Let’s just think of overnight oats, right? Where you just have some oats, you put some milk, and you, what I do is I put some vanilla extract, I put some salt, I put some protein powder, some nuts, and I in one sitting can pretty easily. Two cups dry. Now, of course it’s not dry when I’m eating it because I prepare it the way I just explained.
But two cups dry, that’s 300 calories or so, you know, 55, 60 grams of carbs. And then you add in the calories of the milk, a couple of cups of whole milk. That’s another 300 ish, you know, 280 whatever it is, calories. You add in the nuts and you add in the protein powder. , that’s a pretty big meal. We’re pushing a thousand calories now, and I’m not even that full after eating all of that.
I’m just satisfied. I probably could eat another round of that before I would really feel full. And by the way, in case you’re wondering if I am doing that right now, I am not because I’m not lean bulking, but I do eat half of that every day. I eat. At night, usually around eight 30 or nine. I like to have a snack before I go to bed.
I go to bed between 9 45 and 10 15 usually. And so what I’m eating is one cup of oatmeal, dry and then mixed with a cup of whole milk. And again, some vanilla extract, some salt. Some protein powder. I use my own, of course. I use my whey protein and my favorite flavor go, at least currently for this is salted caramel.
And if you wanna check out my whey protein, just go to buy legion.com, B Y L E G I n.com/whey. We have a lot of flavors, but again, my current favorite is, Caramel. So that’s what I’m eating. And there’s some nuts too. I’m putting walnuts and it’s basically a generous handful of walnuts that goes into this container with two cups of oatmeal, two cups of milk.
And so I’m eating half of it one night and then the other half the following night. And in case you’re wondering if that disrupts. Because some people have asked me if eating before bed or close to bedtime can mess up sleep. Yes, it can. Research shows that large meals before we go to bed, at least in the hour or two before we go to bed, can reduce the quality of our sleep, but a smaller meal does not have that effect.
And other research actually shows that eating some carbs, eating a portion of carbs, call it anywhere from 30 to 50 grams of carbs in the hour or two preceding bedtime, can improve sleep quality. How many calories should you eat to reach your fitness goals faster? What about your macros? What types of food should you eat and how many meals should you eat?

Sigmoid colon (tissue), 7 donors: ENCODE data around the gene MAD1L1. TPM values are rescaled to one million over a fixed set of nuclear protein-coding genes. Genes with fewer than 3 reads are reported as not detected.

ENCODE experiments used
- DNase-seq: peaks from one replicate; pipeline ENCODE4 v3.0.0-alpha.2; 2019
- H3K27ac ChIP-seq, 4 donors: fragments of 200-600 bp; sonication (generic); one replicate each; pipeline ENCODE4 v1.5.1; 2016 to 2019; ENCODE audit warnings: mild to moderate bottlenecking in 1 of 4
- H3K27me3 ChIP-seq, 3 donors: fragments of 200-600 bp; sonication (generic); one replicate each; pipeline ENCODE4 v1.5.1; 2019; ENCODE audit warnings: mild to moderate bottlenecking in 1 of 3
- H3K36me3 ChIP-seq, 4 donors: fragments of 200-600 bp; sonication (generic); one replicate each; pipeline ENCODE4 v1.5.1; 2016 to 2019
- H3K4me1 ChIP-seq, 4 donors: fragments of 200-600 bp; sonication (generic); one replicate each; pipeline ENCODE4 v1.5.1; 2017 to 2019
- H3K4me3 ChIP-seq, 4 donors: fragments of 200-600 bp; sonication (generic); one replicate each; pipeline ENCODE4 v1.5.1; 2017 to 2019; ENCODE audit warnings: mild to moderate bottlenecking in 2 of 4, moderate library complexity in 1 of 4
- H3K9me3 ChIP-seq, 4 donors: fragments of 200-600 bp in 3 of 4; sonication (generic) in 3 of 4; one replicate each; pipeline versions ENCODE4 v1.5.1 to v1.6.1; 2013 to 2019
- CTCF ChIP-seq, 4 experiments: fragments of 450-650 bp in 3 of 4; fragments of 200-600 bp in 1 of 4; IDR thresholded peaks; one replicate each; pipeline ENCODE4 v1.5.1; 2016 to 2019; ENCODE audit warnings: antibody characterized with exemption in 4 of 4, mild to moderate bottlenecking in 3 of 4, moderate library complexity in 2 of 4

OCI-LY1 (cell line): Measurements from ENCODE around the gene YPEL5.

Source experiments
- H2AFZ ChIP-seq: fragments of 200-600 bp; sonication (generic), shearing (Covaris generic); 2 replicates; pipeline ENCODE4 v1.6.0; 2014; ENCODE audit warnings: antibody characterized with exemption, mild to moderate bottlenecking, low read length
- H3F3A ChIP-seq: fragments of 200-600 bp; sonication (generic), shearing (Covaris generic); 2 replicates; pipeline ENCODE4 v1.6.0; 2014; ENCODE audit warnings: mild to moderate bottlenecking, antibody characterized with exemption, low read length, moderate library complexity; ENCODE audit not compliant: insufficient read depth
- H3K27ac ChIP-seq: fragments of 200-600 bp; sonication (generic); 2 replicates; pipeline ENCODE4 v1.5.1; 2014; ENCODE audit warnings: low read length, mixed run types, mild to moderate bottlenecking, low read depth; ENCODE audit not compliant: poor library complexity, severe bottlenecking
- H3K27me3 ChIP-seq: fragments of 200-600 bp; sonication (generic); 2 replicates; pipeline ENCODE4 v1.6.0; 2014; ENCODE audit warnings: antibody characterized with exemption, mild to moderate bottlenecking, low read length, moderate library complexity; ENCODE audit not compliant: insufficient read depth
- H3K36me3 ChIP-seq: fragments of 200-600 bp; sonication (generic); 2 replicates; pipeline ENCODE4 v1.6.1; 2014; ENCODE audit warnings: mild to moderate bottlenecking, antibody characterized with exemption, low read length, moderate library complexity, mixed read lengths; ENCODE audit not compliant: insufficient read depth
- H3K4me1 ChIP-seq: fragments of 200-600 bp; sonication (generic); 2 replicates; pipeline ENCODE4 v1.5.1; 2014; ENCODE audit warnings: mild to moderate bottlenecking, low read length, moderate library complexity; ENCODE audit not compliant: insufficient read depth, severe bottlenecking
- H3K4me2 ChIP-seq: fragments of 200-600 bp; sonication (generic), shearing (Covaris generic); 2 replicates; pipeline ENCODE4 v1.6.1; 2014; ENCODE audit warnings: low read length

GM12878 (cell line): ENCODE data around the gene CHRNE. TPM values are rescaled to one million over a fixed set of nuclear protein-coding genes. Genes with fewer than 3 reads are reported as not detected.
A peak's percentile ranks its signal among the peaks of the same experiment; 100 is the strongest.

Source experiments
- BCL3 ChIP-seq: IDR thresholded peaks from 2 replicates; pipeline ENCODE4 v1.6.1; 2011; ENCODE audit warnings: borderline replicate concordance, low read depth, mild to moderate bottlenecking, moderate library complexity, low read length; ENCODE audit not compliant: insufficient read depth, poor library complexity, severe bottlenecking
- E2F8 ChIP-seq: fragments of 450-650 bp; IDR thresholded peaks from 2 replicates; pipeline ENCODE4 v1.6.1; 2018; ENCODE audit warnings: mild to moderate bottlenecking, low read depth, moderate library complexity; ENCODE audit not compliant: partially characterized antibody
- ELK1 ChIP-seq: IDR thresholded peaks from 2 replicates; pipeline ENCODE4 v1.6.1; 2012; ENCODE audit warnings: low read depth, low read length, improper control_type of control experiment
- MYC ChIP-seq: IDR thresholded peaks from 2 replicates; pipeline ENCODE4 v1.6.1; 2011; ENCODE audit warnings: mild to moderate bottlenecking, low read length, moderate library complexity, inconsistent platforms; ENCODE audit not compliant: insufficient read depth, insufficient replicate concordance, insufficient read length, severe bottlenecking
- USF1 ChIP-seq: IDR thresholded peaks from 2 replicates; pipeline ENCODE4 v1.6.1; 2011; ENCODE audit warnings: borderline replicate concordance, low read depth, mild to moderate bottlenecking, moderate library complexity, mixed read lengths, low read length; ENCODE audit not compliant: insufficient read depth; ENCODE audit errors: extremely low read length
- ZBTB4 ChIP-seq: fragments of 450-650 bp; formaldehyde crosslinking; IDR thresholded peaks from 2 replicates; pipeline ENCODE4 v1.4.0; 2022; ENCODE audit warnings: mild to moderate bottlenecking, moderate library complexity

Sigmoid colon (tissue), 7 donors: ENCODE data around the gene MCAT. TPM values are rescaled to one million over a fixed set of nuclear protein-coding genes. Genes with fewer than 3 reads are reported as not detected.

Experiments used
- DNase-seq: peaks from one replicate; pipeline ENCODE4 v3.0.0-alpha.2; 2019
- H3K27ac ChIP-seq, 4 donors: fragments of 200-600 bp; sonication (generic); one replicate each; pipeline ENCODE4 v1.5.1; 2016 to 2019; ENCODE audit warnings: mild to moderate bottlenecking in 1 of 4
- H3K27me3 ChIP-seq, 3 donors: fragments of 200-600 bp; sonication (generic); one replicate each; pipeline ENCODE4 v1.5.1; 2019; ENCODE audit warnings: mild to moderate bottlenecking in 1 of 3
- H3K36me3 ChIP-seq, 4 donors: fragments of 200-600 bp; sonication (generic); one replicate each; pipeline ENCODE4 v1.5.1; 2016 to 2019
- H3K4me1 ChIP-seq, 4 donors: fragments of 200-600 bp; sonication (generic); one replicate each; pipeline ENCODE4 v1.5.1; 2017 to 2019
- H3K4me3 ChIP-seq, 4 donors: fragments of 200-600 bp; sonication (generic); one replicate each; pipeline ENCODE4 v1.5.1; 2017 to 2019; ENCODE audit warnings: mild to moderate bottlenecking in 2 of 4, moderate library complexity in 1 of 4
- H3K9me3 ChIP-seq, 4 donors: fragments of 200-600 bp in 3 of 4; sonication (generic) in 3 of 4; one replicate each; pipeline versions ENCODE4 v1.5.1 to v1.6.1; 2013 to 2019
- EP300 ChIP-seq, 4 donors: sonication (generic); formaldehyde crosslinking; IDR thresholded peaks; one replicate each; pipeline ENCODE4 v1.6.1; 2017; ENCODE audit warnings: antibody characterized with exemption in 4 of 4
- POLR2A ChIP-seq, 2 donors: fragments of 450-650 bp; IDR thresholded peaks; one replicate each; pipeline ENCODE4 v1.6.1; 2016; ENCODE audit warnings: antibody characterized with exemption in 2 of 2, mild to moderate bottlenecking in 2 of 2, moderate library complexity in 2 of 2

Well, I created a free 62nd diet quiz that’ll answer those questions for you and others, including how much alcohol you should drink, whether you should eat more fatty fish to get enough omega-3 fatty acids. What supplements are worth taking and why and more. To take the quiz and get your free personalized diet plan, go to Muscle For life.show/diet.
Quiz muscle f o r. Show slash diet quiz now answer the questions and learn what you need to do in the kitchen to lose fat, build muscle, and get healthy. Okay, so coming back to sugar intake, let’s talk a little bit about health. Let’s talk about heart health because there is animal research that links sugar intake with poor heart health, but we can’t simply extrapolate rat studies to humans, even though we do share a lot of D n A.
And animal research does have its place in the hierarchy of evidence, I guess you could say. And so you gotta look at human research. And if we look at the human research on the link between sugar intake and heart health, there are some studies that show. The consuming foods that are high in the glycemic index, which sugar is of course is associated with poor heart health.
But the best indication of how sugar intake can affect our cardiovascular health, I think comes from a 2017 systematic review in meta-analysis that was published in the American Journal of Clinical Nutrition. And what researchers found is that replacing the calories that people usually consume with sugar, with calories from other complex carbs, which tend to be more nutritious fruits, vegetables, whole grains, and so forth, that that does not appear to lower cardiovascular disease risk or blood lipid levels associated with cardiovascular.
Disease. And so what they found is that sugar doesn’t appear to hinder heart health so long as the calories you consume from the sugar are accounted for. So again, we’re coming back to body composition because being overweight, that increases your risk of heart disease. The evidence is clear, and if you are eating a lot of high sugar foods and that is contributing to weight gain or that is contributing to the maintenance of.
An unhealthy body composition, too much body fat. Then in an indirect way, in an individual eating sugar is contributing to heart disease, but not A to B. It’s going through this mechanism of body composition. Now, if we took that same person and we brought them into a healthy body composition, which to keep it simple in men, let’s say that is a body fat level.
Under 20%, uh, let’s just say between 10 and 20%. Cause if you get too low, if guys are too shredded, that’s unhealthy. So let’s say in men, a body fat level of 10 to 20% is a healthy range. And in women, 20 to 30% is a healthy range. Now that isn’t to say that 8% body fat in men is unhealthy, or that 18% in women is unhealthy.
But 10 to 20 in men and 20 to 30 in women are simple evidence-based rules of thumb for healthy body composition. So if we took somebody who’s overweight, who eats, let’s say 20 or 30% of their daily calories from sugar, that’s quite a bit. If you just do the math and we help them lose fat to be in that healthy body composition range, and especially if we get them to consistently exercise, eating 20 to 30% of the daily calories from sugar.
Won’t necessarily be a problem. It may. Again, we have to now look more closely at the rest of their diet and how their body responds to that, but that elevated risk of cardiovascular disease has now come down or maybe disappeared altogether. Now, if we look at the link between sugar intake and type two diabetes, it’s more of the same.